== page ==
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The Design Challenges of Resistance 3

How do you construct designs which offer freedom but don't let the player ruin the game with overpowered weapons? What's more important -- playability or internal consistency? These questions, among others, are pondered in this interview with Insomniac's Cameron Christian.

[How do you construct designs which offer freedom but don't let the player ruin the game with overpowered weapons? What's more important -- playability or internal consistency? These questions, among others, are pondered in this interview with Insomniac's Cameron Christian.]

The Resistance franchise has become a stalwart of the PlayStation 3 lineup. This year, the third game in the franchise will be released -- one which takes the darkest turn the series has seen yet, presenting a world in which the humans have been all but totally eradicated.

Of course, the gameplay designers are more concerned with tweaking the game's design to serve the player than the story. For Cameron Christian, developer Insomniac Games' senior designer for single player and lead designer for multiplayer, the challenges of refining the Resistance franchise are paramount.

How much power is too much for the player? How do you construct designs which offer freedom but don't let the player ruin the game with overpowered weapons? What's more important -- playability or internal consistency? These questions, among others, are pondered below.

You brought the weapon wheel back.

Cameron Christian: Definitely.

Some people like that. I don't.

CC: Aw, nice.

Because it gets you out of the gameplay. You've got to pause, you've got to select.

CC: True.

And then while people are shooting at me, then I lose orientation. I was talking to Tim Turi from Game Informer, he loves it. So, there are opposing opinions.

CC: I've heard that as well. I've heard your concern. I think the biggest thing is just the tradeoff. The tradeoff in being able to use what you've collected at all times. I think one of the things with Resistance 2 is that because you only had two weapons, designers had to put those weapons we wanted you to use for that setup around that area, so it became very lock-and-key.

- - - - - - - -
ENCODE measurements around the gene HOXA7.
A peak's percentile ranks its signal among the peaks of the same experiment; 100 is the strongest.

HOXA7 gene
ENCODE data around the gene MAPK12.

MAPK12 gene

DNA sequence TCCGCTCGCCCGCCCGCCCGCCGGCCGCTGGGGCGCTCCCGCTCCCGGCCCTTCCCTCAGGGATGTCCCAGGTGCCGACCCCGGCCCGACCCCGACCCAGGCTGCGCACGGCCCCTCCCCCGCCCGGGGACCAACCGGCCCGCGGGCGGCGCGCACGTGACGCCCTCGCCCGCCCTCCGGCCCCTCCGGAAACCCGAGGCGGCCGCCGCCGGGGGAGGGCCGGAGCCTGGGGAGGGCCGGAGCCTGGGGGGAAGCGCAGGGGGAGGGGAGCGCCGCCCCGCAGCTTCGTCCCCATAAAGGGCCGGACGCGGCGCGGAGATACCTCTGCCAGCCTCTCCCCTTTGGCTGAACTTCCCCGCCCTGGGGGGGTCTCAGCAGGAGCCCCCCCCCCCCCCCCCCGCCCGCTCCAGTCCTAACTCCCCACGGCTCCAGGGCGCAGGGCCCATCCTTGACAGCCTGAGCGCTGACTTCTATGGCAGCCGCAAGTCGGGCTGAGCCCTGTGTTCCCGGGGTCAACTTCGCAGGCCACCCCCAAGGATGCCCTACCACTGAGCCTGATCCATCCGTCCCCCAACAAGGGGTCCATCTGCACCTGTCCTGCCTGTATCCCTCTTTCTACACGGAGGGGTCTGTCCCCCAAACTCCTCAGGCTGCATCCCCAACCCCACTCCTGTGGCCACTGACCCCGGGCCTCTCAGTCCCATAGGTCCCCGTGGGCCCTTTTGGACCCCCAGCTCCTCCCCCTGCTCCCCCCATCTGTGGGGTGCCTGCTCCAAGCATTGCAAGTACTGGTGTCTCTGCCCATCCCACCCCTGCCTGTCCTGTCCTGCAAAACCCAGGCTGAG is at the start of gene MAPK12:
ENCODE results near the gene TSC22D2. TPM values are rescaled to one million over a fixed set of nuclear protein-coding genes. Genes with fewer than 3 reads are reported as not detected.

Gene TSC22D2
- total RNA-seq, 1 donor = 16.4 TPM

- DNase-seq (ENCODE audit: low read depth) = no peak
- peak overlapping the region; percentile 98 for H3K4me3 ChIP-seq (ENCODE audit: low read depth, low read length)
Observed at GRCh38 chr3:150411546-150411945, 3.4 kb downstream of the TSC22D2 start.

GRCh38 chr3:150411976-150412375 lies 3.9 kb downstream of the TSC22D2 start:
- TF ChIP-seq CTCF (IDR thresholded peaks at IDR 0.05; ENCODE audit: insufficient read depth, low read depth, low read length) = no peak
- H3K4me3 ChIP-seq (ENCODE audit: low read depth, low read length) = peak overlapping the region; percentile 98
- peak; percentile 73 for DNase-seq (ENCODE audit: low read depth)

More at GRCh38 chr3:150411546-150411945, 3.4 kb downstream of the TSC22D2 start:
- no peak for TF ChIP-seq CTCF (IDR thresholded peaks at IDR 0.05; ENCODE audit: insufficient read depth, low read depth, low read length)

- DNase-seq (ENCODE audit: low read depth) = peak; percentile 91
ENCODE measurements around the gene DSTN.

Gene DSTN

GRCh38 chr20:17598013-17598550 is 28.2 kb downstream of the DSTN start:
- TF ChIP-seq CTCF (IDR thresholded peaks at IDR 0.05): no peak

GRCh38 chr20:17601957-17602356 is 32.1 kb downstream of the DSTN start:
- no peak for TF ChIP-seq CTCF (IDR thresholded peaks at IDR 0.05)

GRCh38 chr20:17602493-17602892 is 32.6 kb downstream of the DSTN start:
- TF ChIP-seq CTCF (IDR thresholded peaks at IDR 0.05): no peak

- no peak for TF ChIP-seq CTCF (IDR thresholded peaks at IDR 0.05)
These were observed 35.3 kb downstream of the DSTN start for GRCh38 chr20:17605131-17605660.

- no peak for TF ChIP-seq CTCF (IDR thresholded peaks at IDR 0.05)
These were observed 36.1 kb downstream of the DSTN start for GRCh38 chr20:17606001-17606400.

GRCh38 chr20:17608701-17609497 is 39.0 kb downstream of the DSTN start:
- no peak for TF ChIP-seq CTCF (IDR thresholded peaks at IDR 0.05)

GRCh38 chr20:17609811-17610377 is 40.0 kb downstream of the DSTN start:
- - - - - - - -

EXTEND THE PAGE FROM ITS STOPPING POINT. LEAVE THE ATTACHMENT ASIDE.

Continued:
I think having the new weapon wheel gives it a lot more choices, in that it's allowed us to evolve the environment to have to support those choices -- to support a sniper rifle, to have to support a shotgun -- and so it's allowed for a lot more open and diverse levels, I think.

Yeah, that does make level design a little more potentially complex. One thing that I noted in Resistance 2 is, once you get the weapon that can fire through walls, if you're a coward-style player like me, you never use another weapon ever again.

CC: True. I think one of the things that we have going on is our new AI changes. Like [lead designer] Drew [Murray] ...mentioned, we have a new kind of like AI role system, so we have aggressors, and defenders, and guys who flank, and they're all assigned roles, so if you're shooting at one of their team members and this other guy's an aggressor, he's going to come and find you and try to hunt you down.


Is there seriously going to be a way that I'm not going to use the see-through walls weapon all the time and kill everybody? Is that really going to happen?

CC: Yes. There will be instances where that weapon will not be effective. It could be probably pretty effective for the occasional encounter, where it might be four or five guys, but if you start getting to [where] the Long Legs are jumping around, like some of those environments that we've catered to those guys, we might not give you those cubby holes to look through. Some of those encounters with the Grims, and the zombies, you might get a couple of them off -- but we're mobbing you at that point, so it'd be a lot harder.

That particular weapon to me was quite an interesting choice because players are more than willing to ruin a game for themselves, if it makes it easier.

CC: Yeah they are, but we've done some tuning to that weapon since it was in R2. We've changed some things. I mean, it's still pretty powerful, right? But there are some nuances to it that aren't as exploitive. That's something that we definitely looked at.

The designers have to figure out a way to kind of nerf things by getting rid of exploits, without making people feel something is worthless. Is that the line you had to toe?

CC: Yeah it was definitely a line we had to toe with the Auger, because it is people's favorite weapon, but it's their favorite weapon because it is super overpowered, and so it's kind of... pulling it back. It's still effective, but there are a couple of things we did to adjust that.

Like what?